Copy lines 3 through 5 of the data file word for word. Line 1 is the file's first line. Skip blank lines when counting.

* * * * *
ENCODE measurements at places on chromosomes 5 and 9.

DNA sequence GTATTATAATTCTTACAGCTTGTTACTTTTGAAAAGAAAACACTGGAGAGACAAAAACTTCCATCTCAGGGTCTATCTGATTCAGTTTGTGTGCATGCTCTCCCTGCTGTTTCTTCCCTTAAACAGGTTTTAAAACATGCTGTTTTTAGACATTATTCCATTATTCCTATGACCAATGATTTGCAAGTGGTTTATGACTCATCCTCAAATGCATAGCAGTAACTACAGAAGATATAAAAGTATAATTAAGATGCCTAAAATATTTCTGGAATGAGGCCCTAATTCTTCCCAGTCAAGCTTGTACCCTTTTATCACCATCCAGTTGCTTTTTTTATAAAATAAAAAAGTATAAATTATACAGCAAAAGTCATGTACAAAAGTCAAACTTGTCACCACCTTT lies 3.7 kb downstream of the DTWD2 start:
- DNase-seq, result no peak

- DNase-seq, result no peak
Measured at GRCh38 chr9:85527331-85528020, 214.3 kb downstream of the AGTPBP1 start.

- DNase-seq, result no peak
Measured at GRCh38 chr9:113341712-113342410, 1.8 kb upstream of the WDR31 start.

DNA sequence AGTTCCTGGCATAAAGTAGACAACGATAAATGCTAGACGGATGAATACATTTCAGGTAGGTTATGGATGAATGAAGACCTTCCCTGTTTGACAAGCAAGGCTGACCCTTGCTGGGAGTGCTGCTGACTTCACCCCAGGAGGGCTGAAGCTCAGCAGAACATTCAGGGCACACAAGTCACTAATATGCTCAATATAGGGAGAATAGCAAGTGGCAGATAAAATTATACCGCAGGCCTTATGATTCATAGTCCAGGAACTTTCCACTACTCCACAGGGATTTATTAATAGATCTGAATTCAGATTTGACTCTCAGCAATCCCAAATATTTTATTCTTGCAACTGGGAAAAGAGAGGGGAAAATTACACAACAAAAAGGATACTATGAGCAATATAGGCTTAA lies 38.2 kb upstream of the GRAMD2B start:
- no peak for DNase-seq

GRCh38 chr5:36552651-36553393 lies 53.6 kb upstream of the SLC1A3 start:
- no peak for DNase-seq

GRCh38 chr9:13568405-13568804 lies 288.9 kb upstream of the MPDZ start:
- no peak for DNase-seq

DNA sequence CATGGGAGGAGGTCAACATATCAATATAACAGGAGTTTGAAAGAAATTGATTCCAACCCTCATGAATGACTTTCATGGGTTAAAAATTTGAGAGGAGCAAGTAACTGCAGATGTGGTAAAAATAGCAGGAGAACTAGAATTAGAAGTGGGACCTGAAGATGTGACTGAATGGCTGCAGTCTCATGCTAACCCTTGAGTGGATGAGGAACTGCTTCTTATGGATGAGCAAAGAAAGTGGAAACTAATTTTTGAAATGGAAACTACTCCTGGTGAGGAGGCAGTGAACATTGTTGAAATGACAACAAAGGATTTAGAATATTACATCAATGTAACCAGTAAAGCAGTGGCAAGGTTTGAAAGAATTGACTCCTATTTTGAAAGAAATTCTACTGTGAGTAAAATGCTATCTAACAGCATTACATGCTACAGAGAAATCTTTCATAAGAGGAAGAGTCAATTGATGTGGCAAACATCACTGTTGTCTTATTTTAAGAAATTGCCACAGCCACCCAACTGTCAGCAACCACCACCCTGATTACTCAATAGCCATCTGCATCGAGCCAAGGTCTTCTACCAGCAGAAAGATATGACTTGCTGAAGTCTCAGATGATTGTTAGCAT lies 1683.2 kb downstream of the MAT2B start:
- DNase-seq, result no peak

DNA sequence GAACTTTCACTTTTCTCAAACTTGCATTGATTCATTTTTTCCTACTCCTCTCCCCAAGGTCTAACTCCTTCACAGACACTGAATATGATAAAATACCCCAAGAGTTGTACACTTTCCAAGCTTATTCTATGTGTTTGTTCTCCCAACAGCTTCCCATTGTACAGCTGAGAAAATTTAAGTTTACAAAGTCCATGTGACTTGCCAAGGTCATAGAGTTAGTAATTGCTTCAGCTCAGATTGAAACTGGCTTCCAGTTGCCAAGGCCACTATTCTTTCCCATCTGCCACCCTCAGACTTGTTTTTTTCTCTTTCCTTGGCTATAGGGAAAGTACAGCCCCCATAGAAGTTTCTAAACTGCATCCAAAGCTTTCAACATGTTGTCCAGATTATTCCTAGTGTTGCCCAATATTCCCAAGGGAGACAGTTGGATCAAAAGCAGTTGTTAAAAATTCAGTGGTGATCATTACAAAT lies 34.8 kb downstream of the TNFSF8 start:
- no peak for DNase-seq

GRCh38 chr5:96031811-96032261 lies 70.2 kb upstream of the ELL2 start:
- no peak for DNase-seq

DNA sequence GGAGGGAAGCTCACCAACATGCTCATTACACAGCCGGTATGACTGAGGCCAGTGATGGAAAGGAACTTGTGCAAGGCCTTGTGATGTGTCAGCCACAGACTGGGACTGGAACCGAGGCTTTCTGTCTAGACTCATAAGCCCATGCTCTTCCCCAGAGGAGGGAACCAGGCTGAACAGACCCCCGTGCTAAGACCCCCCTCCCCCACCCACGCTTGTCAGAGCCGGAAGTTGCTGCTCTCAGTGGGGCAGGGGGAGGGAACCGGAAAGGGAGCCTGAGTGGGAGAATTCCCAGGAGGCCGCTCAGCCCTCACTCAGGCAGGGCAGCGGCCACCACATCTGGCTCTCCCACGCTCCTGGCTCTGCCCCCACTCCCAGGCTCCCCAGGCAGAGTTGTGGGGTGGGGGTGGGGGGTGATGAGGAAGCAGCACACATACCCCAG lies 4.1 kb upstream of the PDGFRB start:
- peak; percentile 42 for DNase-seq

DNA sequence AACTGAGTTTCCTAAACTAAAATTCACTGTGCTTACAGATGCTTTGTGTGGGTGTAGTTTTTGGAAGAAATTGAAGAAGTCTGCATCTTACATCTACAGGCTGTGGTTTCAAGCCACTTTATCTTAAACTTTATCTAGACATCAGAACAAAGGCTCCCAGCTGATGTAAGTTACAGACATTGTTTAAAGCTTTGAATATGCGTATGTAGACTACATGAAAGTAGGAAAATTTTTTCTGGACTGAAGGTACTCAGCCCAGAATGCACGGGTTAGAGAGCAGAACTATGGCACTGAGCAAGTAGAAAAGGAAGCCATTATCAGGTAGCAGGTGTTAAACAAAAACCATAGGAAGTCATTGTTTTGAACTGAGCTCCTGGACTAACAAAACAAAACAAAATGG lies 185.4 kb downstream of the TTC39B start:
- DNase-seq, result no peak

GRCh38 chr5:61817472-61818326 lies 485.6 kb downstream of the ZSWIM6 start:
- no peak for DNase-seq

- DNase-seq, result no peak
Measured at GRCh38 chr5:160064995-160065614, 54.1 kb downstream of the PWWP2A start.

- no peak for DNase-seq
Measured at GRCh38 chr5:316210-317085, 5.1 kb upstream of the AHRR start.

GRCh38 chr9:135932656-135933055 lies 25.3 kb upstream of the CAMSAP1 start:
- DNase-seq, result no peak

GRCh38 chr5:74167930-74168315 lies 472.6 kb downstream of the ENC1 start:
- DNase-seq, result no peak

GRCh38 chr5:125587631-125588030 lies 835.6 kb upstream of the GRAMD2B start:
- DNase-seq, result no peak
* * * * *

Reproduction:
- DNase-seq, result no peak

- DNase-seq, result no peak
Measured at GRCh38 chr9:85527331-85528020, 214.3 kb downstream of the AGTPBP1 start.